MARRIAGE DIGEST: Calif. marriage amendment supporters lead in fundraising
Whether backers of the proposal known as Proposal 8 can maintain that advantage remains to be seen, but as of Sept. 22, supporters had raised $17.8 million and opponents $12.4 million, according to the Los Angeles Times. Those totals don't include donations by Spielberg and Pitt, each of whom gave $100,000 to the measure's opponents.
It would be quite a surprise if Proposal 8 backers out-fundraise opponents, being that most of Hollywood backs the proposal, that the state itself tilts left and that homosexual activists nationwide historically have raised more money on such initiatives.
Fundraising is critical for both campaigns. One week of television advertising in the state can cost upwards of $5 million, according to at least one estimate. Supporters plan to begin airing ads the week of Sept. 28, the Times reported.
The amendment, if passed, would define marriage as between one man and one woman, thus overturning a California Supreme Court ruling that legalized "gay marriage."
Donations to the effort to pass Proposition 8 can be made online at ProtectMarriage.com. Out-of-state donations are legal.
Messengers to the Southern Baptist Convention annual meeting in June passed a resolution urging Southern Baptists in California to work and vote for the amendment there and for all Southern Baptists and other Christians to pray for its passage. The resolution passed nearly unanimously. Additionally, this month the executive board of the California Southern Baptist Convention unanimously endorsed the amendment.
FEINSTEIN OPPOSES MARRIAGE AMEND. -- U.S. Sen. Dianne Feinstein (D-Calif.) released a statement Sept. 12 saying she opposes a proposed constitutional marriage amendment in her state -- a noteworthy bit of news, since Feinstein has been odds with the homosexual community in the past and was critical of the "gay marriage" movement in 2004. She is not up for re-election this year.
In the statement Feinstein also apparently supports the idea of "gay marriage" itself.
"Proposition 8 would eliminate the right of same-sex couples to marry in California," her statement said. "I oppose it as a matter of equality and fairness. The right to marry is fundamental. It provides social stability, economic equality, and the ability to make decisions for a spouse in a time of crisis.... The views of Californians on this issue have changed over time, and as a state, I believe we should uphold the ability of our friends, neighbors, and co-workers who are gay and lesbian to enter into the contract of marriage."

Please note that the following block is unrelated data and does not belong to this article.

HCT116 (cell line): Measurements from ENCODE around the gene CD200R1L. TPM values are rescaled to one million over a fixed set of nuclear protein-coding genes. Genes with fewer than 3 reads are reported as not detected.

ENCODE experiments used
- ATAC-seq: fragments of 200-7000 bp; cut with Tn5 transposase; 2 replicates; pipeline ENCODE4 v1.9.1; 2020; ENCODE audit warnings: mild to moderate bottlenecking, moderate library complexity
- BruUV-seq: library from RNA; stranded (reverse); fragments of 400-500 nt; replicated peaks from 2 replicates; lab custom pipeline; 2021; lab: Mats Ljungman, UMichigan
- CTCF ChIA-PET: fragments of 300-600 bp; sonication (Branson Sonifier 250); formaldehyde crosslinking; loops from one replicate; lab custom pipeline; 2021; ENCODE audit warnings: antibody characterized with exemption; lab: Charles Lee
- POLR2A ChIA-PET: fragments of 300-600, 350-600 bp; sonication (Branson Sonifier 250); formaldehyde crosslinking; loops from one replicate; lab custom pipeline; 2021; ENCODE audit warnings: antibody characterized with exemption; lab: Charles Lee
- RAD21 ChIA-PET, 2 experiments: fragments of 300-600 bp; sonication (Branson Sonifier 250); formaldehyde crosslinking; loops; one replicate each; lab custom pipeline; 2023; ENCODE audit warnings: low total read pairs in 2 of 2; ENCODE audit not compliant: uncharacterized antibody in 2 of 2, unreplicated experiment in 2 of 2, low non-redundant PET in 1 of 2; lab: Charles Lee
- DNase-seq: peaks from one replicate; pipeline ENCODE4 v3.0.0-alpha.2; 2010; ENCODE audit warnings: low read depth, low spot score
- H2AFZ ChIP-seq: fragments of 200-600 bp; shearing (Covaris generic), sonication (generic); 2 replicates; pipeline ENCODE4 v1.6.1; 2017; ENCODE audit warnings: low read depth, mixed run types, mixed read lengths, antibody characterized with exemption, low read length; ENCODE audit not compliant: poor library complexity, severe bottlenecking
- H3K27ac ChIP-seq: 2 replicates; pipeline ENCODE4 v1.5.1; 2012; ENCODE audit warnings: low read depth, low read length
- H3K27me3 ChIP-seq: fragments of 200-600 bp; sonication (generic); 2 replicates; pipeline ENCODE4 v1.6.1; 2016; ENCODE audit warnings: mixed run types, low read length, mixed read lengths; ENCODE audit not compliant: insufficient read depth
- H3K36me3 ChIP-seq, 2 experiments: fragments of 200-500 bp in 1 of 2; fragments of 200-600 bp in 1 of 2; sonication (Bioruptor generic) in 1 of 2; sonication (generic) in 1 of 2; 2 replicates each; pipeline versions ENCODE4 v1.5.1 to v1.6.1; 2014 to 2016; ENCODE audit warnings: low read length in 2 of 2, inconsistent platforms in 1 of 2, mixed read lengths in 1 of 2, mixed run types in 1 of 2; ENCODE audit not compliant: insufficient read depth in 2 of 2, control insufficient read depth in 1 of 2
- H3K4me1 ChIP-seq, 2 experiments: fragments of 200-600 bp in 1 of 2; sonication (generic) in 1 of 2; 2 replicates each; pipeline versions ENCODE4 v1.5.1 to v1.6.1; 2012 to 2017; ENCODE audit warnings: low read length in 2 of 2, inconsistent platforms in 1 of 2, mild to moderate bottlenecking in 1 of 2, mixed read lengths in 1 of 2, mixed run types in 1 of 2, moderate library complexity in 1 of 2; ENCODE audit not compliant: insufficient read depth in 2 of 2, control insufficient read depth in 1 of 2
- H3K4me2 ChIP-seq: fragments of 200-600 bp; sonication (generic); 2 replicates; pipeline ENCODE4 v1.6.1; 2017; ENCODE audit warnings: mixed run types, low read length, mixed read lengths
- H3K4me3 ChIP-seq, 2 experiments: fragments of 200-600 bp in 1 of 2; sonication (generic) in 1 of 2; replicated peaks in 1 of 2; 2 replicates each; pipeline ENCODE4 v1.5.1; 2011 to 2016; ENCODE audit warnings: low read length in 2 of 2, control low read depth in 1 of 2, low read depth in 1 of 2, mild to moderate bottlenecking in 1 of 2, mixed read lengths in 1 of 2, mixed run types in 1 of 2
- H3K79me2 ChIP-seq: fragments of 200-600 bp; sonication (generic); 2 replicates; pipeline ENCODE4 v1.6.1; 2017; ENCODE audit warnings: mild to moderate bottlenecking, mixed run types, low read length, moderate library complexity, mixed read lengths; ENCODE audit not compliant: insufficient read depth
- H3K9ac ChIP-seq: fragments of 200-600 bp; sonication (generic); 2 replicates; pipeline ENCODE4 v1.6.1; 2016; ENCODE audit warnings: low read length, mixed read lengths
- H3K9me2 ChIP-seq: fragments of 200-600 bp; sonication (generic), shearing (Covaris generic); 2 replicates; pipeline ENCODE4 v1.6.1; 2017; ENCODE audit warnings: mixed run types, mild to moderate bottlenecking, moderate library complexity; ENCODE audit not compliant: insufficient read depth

In 2004 Feinstein surprised many in the homosexual community when she criticized those who pushed for the legalization of "gay marriage" in a presidential election year. That same year Massachusetts began issuing licenses to homosexual couples; San Francisco Mayor Gavin Newsom handed out licenses to same-sex couples in defiance of what was then the state law.
"I think that whole issue has been too much, too fast, too soon," she said in '04. "And people aren't ready for it."
FLA. AMENDMENT LEADS IN POLL -- A proposed constitutional marriage amendment in Florida leads 58-37 percent, according to a poll of 800 registered voters conducted for the St. Petersburg Times, Miami Herald and Bay News 9. That may sound like good news for amendment supporters, but under a new state law the proposal actually needs to hit the 60 percent mark if it is to pass.
Marriage amendments, though, typically outperform pre-election polls. For more information about the Florida marriage amendment, or to donate, visit www.Yes2Marriage.org.
Michael Foust is an assistant editor of Baptist Press.